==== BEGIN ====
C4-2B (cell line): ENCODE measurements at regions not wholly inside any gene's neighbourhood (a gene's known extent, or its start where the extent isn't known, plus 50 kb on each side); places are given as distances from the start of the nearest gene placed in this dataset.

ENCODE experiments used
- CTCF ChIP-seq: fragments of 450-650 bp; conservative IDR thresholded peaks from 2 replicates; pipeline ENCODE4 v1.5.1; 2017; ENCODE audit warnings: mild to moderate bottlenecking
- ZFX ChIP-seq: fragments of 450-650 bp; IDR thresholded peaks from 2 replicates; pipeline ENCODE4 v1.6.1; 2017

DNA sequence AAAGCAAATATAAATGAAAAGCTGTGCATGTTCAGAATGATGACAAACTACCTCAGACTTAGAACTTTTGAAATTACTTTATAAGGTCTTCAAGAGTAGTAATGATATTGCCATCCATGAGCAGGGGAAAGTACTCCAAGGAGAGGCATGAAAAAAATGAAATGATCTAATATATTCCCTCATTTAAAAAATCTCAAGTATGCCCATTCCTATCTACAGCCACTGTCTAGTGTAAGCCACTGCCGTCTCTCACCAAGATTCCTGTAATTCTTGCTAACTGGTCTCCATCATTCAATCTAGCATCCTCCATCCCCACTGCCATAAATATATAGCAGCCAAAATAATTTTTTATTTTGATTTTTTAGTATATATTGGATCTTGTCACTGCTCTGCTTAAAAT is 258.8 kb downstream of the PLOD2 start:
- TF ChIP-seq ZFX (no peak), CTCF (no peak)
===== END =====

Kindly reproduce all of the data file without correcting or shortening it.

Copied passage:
C4-2B (cell line): ENCODE measurements at regions not wholly inside any gene's neighbourhood (a gene's known extent, or its start where the extent isn't known, plus 50 kb on each side); places are given as distances from the start of the nearest gene placed in this dataset.

ENCODE experiments used
- CTCF ChIP-seq: fragments of 450-650 bp; conservative IDR thresholded peaks from 2 replicates; pipeline ENCODE4 v1.5.1; 2017; ENCODE audit warnings: mild to moderate bottlenecking
- ZFX ChIP-seq: fragments of 450-650 bp; IDR thresholded peaks from 2 replicates; pipeline ENCODE4 v1.6.1; 2017

DNA sequence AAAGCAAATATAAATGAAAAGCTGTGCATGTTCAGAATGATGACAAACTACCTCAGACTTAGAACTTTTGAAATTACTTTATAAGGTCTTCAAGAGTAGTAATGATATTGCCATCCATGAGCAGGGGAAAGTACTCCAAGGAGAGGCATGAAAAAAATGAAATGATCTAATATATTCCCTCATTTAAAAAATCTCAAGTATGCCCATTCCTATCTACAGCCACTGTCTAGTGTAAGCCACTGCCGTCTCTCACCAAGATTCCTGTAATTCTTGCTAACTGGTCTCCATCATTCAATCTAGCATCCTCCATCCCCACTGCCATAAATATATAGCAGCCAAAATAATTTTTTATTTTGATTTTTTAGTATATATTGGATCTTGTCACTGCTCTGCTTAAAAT is 258.8 kb downstream of the PLOD2 start:
- TF ChIP-seq ZFX (no peak), CTCF (no peak)